The Southwest Antioch Gibson Sand Unit
- T.E. Ockerhauser (The Globe Oil and Refining Co.)
- Document ID
- Society of Petroleum Engineers
- Journal of Petroleum Technology
- Publication Date
- July 1951
- Document Type
- Journal Paper
- 199 - 204
- 1951. Original copyright American Institute of Mining, Metallurgical, and Petroleum Engineers, Inc. Copyright has expired.
- 4.1.9 Tanks and storage systems, 2.4.3 Sand/Solids Control, 5.4.2 Gas Injection Methods, 4.1.2 Separation and Treating, 1.6 Drilling Operations
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The Southwest Antioch Oil Field located in T2&3N - R2&3W, GarvinCounty, Okla., was discovered in February, 1946, by The Globe Oil &Refining Co. and The Vickers Petroleum Co. at their Melinda Gibson No. 1. Oilproduction was encountered at a depth of 6,525 ft in 14 ft of lowerPennsylvanian sandstone.
The producing sand, locally called the "Gibson" or "ThirdDeese," is a sand bar deposit strung along the west flank of the PaulsValley uplift in a northwest-southeast direction. The oil reservoir is definedto the east by the edge of sand deposition along the uplift and to the west bythe gradation of sand into shale. Within the Antioch Unit, the sand dips from150 to 400 ft per mile southwesterly and has a pay thickness varying from 10 to55 ft and averaging 28 ft.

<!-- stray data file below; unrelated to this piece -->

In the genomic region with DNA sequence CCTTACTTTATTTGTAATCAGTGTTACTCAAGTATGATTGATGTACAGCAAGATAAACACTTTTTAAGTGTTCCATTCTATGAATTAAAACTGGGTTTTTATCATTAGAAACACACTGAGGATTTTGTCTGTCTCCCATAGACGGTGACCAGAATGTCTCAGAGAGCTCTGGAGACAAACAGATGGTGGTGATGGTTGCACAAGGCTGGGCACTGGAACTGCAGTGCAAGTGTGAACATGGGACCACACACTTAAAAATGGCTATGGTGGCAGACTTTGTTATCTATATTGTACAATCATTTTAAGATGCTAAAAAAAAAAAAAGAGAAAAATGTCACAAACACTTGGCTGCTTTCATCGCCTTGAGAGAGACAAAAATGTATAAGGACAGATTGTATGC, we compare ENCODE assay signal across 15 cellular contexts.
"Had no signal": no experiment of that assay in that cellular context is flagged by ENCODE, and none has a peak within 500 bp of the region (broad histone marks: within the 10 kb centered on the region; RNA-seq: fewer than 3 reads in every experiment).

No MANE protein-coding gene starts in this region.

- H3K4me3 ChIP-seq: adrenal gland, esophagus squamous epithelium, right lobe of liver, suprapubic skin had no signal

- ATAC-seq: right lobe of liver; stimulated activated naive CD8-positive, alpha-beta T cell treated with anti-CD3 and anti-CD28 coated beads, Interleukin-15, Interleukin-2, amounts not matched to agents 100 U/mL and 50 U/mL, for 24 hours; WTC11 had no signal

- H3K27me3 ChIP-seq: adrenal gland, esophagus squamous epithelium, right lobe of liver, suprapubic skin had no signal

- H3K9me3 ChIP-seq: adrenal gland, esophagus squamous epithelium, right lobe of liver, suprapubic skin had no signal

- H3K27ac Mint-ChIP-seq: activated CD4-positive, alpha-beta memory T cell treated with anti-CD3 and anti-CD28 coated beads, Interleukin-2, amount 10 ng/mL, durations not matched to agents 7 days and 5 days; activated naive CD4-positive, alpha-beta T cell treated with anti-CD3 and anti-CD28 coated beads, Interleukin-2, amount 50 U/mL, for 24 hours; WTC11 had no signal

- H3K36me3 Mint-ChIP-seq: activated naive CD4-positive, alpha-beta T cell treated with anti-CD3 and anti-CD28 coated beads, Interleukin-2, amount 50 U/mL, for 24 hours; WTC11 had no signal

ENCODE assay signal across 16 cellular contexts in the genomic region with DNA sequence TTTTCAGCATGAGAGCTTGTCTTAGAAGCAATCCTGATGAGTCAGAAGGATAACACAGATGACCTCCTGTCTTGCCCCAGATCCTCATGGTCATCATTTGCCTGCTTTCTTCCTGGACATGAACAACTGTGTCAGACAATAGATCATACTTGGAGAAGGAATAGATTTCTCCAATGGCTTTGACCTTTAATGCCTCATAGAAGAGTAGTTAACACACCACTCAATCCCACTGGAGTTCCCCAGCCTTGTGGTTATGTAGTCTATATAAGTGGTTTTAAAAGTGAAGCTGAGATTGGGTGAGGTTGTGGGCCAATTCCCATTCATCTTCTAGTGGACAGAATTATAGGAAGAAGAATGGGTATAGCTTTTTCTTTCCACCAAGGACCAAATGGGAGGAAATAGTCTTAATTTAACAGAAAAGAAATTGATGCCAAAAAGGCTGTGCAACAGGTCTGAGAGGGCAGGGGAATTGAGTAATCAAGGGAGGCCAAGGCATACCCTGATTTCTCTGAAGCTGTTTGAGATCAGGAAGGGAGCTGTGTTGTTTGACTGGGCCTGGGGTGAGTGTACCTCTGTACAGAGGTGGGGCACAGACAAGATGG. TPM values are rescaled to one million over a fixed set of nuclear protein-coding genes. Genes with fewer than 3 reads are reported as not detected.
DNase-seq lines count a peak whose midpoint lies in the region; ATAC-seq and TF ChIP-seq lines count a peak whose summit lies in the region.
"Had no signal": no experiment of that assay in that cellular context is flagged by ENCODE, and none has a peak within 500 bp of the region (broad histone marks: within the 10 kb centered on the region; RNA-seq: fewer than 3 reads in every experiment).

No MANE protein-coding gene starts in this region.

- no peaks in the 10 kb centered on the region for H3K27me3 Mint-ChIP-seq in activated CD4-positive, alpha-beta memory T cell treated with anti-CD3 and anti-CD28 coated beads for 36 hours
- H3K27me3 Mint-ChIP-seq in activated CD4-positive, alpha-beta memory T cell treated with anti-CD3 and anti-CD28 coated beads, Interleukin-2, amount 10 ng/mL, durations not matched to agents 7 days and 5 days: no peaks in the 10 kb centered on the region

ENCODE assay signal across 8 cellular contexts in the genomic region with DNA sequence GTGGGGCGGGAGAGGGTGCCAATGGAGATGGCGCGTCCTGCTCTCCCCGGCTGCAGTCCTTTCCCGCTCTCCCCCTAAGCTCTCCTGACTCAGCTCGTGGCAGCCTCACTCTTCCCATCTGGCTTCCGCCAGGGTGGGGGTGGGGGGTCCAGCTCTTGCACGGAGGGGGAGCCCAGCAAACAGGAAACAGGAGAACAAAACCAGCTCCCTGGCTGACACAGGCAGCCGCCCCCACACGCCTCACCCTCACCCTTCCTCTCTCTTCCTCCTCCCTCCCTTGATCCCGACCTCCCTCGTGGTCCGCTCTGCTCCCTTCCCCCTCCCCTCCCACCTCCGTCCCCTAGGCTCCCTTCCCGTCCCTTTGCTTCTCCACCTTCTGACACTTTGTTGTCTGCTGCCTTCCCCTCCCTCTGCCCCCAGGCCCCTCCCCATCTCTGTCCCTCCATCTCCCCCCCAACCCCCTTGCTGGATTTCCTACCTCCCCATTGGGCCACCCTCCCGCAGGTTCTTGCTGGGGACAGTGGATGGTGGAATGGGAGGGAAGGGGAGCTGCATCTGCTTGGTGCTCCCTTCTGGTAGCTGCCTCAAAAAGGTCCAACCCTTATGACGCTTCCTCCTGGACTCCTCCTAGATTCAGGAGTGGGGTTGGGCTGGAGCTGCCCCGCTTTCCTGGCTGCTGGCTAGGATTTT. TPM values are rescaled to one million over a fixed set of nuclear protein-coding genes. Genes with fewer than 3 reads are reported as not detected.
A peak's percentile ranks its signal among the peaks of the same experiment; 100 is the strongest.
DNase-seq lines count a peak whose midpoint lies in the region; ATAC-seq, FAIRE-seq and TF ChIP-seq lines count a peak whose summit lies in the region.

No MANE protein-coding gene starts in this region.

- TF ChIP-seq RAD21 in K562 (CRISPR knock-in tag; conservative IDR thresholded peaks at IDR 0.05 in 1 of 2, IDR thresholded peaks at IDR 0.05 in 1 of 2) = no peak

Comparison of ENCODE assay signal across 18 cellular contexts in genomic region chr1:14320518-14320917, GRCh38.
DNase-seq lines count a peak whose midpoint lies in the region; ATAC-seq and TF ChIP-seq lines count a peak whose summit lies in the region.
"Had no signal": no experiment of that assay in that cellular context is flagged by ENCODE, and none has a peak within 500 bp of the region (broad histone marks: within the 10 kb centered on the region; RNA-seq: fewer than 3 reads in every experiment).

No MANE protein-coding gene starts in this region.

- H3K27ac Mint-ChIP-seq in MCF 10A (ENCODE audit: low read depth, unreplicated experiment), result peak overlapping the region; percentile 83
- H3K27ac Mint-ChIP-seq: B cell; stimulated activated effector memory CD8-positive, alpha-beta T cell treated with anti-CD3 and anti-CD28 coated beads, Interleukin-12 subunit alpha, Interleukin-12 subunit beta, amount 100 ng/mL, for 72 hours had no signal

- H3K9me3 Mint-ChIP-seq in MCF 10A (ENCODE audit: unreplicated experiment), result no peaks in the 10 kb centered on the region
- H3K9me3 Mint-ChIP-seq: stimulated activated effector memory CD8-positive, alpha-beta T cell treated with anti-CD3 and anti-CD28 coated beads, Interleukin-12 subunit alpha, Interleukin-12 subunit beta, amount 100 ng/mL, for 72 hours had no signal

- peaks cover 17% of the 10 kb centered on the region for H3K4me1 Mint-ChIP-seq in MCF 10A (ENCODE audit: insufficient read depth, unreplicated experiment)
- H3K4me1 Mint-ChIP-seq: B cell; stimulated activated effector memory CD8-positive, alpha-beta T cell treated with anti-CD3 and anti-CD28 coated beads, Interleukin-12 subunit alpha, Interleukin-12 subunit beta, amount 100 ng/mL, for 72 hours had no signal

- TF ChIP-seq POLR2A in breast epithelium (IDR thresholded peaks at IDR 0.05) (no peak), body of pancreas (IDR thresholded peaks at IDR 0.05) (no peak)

Several areas of Gibson production have been developed, including the Katiepool on the south, the Elmore Area of the Southwest Antioch Gibson Sand pool,the Southwest Antioch Gibson Sand pool proper, the Southwest Maysville pool andthe New Hope pool on the north. Production extends over a belt 22 miles long byabout two miles wide and is continuous except into the Katie and New Hopepools. It appears that drilling will soon prove these intervening areasproductive. To March 1, 1950, approximately 18,000 acres have been developedwith 450 Gibson wells. It is likely this count will ultimately reach 32,000acres with 800 wells.
The natural production of oil from the Gibson reservoir is primarily due tosolution gas expansion though gravity also plays a part. There is no indicationof water drive or evidence that an initial gas cap existed.
Gibson oil has a stock tank gravity of 43? API and was saturated at theoriginal reservoir pressure of 2,925 psi. It contained 1,340 cu ft of gas perbbl in solution and had a high shrinkage of 70 per cent. Connate water amountsto 15 per cent. Reservoir temperature is 130?F.
Porosity averages 15.5 per cent and permeability ranges from less than onemd to over 1,000. Based on measurement of 400 core plugs from 15 wells, 78 percent of the permeabilities fell within the 10 to 1,000 md bracket and averaged167.
Primary oil recovery is estimated at 140 bbl per acre-ft or 22 million bblfor the present 137-tract unit.
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